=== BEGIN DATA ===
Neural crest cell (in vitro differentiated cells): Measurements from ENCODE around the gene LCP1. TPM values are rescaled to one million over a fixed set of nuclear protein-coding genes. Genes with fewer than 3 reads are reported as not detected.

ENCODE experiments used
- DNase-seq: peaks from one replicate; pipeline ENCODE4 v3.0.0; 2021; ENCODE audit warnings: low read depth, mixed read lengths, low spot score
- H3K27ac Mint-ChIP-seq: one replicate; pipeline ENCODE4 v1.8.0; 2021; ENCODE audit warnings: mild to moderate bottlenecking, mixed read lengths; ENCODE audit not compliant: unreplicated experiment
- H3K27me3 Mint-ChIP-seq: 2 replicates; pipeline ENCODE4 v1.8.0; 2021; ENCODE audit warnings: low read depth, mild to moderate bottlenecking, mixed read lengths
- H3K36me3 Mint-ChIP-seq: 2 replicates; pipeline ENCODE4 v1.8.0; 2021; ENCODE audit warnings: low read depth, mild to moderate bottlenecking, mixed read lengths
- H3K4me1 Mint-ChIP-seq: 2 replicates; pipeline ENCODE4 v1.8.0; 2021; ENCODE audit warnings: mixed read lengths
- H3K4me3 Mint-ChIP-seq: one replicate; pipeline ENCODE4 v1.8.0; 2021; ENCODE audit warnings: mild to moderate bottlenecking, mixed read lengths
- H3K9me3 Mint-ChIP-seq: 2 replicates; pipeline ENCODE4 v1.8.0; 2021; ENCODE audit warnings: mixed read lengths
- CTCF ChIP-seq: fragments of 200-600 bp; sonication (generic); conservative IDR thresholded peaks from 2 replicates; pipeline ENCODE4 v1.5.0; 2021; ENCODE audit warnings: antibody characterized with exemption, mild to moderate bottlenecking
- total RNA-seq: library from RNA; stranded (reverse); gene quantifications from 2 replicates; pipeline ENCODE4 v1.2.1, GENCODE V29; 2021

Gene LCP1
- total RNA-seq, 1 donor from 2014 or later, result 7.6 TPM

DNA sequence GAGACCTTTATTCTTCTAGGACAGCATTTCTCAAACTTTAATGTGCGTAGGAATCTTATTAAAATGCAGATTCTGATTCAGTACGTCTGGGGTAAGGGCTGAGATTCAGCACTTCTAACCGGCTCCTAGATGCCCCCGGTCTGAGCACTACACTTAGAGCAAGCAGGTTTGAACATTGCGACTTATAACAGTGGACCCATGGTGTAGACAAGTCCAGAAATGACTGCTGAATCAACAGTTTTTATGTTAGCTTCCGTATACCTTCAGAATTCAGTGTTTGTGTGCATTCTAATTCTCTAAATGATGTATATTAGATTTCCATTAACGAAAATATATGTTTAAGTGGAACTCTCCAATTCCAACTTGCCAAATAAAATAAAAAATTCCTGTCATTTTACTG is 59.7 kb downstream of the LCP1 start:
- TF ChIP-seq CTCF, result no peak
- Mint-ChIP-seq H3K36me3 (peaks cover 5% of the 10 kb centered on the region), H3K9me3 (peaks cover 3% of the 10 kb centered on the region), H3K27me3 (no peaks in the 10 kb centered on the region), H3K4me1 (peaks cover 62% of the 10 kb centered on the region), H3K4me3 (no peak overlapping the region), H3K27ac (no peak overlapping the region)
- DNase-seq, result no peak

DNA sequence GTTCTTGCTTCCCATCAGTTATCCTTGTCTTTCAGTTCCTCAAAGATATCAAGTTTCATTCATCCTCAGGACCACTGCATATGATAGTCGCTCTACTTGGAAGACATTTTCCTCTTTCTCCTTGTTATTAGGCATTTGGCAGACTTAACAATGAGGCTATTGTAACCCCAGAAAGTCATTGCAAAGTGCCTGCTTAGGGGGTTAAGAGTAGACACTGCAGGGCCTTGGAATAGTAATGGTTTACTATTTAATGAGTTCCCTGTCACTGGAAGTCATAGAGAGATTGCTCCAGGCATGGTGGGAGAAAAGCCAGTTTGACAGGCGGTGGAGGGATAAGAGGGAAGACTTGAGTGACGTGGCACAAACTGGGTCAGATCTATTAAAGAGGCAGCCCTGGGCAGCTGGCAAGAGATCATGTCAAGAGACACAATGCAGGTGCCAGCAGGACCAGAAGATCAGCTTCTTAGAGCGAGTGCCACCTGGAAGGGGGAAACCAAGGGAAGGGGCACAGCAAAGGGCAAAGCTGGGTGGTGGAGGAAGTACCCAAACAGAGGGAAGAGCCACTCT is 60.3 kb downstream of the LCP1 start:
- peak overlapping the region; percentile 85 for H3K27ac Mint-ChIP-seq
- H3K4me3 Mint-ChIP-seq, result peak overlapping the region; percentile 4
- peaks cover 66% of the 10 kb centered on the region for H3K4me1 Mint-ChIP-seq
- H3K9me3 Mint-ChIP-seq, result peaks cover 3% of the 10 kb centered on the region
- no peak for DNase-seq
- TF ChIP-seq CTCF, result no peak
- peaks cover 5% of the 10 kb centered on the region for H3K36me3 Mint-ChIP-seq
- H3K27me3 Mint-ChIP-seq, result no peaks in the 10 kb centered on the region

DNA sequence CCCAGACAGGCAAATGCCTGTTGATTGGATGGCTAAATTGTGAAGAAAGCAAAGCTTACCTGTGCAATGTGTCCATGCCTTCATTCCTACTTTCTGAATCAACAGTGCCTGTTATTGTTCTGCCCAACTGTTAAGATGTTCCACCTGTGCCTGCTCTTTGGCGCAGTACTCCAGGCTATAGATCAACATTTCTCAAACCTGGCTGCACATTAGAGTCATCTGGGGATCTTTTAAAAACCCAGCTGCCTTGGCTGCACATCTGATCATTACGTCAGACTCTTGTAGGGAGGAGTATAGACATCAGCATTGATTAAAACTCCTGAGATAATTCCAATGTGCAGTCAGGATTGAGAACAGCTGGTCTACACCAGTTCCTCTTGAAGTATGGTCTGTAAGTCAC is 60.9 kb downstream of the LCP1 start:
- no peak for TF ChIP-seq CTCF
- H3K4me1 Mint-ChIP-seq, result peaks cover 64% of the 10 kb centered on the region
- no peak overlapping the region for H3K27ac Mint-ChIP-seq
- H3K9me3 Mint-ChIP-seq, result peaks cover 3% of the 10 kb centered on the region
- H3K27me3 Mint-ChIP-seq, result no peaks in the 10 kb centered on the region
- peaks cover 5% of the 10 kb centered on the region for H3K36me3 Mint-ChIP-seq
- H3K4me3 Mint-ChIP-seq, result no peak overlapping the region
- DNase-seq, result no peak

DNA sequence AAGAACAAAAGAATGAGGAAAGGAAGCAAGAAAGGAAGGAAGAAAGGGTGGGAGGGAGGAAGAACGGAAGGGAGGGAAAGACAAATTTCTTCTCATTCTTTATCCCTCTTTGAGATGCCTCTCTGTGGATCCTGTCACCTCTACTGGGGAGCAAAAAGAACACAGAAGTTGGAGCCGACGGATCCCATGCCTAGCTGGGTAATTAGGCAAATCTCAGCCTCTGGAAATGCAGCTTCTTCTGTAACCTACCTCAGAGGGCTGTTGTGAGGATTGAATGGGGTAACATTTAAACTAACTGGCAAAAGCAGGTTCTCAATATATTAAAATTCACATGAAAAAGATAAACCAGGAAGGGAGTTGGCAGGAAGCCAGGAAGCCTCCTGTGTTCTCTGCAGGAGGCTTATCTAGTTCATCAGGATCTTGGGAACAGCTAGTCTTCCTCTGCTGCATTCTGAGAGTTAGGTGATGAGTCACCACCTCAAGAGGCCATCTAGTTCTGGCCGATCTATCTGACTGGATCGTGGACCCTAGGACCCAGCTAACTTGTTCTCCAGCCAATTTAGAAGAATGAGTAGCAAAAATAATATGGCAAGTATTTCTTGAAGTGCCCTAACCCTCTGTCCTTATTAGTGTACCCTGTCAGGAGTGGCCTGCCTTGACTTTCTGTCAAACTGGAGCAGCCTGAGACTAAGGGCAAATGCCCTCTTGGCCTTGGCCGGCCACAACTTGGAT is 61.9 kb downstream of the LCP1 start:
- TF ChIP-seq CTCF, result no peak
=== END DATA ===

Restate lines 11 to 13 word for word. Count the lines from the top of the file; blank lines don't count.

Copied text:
- total RNA-seq: library from RNA; stranded (reverse); gene quantifications from 2 replicates; pipeline ENCODE4 v1.2.1, GENCODE V29; 2021

Gene LCP1
- total RNA-seq, 1 donor from 2014 or later, result 7.6 TPM